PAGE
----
Schachter has not only had the chance to be taught by great teachers but has also taken on being a teacher herself, returning to Stern College in 2012 as an adjunct instructor. “I loved coming to Stern each week to teach” she explained. “As someone who had been through the same undergrad classes, I felt I could add to the students’ experience by focusing on topics that came up again and again in my research experience.”

Equally important, though, was the chance she had “to show current Stern students what alumni have gone on to do. Pursuing a PhD in science is still a bit off the beaten track for Orthodox young women, and I hope that my teaching at Stern showed my students that a PhD is a very viable option for an Orthodox woman interested in science.”

Currently, Schachter is working at what she calls her “dream job,” as the Ronald H. Laessig Memorial Newborn Screening Fellow, a fellowship through the Association of Public Health Laboratories, an organization committed to strengthening laboratory systems serving the public’s health in the United States and globally. Her fellowship is based at the New Jersey Department of Health Newborn Screening Laboratory in Ewing, New Jersey.

The Centers for Disease Control and Prevention declared newborn screening as one of the top 10 public health achievements. Each state runs its own newborn screening program where all babies born in the state are tested for medical conditions that may not be obvious at birth. This is done by collecting a few drops of blood from the infant shortly after birth, and sending it to the state Newborn Screening Laboratory, where the blood is tested for indicators of different conditions. “The blood tests the lab performs allow for the identification of babies who may have a serious medical condition before they show any symptoms. This allows doctors to initiate treatment early and prevent many of the harmful effects of the condition.”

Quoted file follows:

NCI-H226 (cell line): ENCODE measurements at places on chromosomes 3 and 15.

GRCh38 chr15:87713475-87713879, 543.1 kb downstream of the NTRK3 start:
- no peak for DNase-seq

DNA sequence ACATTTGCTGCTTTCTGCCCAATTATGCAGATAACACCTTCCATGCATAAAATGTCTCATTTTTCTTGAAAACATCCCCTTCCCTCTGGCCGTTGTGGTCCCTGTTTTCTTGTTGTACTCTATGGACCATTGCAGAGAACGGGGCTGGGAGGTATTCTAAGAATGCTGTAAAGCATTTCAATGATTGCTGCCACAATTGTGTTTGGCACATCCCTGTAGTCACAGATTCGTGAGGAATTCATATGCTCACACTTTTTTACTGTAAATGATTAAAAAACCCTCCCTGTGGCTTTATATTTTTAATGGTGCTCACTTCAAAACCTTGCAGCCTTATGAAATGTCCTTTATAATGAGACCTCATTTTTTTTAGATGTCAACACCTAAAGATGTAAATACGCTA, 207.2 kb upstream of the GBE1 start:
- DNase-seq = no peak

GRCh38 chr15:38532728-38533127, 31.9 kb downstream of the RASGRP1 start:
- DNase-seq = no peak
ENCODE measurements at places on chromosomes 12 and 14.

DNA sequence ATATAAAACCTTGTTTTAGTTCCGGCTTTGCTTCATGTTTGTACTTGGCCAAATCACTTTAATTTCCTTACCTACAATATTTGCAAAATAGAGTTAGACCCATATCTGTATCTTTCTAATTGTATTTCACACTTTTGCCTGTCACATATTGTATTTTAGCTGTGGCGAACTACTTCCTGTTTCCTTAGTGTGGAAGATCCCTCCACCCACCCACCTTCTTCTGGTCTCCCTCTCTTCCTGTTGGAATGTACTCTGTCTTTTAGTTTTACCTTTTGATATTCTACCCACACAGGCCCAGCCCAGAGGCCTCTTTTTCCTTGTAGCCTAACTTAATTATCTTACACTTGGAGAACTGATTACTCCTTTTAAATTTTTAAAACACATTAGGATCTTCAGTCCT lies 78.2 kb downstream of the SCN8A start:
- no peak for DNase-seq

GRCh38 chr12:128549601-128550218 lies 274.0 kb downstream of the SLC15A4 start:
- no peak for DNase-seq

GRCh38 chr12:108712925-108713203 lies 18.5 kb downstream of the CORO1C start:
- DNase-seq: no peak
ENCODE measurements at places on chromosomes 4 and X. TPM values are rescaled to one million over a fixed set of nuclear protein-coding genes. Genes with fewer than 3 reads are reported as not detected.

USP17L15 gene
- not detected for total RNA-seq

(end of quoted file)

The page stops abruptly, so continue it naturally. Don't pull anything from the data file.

Schachter adds that “my work developing molecular tests gets me back to my original plan of going into the field of genetics. Most of the diseases we test for occur due to inherited gene mutations. I find my work very fulfilling because the tests I'm helping develop will hopefully improve the lives of babies as well as their families across the state.”

This work with newborns is also work that hits close to home. Naava Leah came into the Schachters’ world this past September, joining her brothers Aharon (5) and Moshe (3) and her father, Dovid Schachter ’10YC, ‘14RIETS, who is currently pursuing a PhD in Pharmacology at Weill Cornell Medical College.

It seems that science runs deep in the family’s genes.

“My time at YU exposed me to people who are extremely passionate and invested in what they do every day,” she noted “and that is something I wanted for myself. YU also highlighted the importance of giving back professionally to the Jewish community.” By any measure – mother, scientist, public health advocate – Schachter is pursuing what she loves and giving of herself fully to the Jewish community.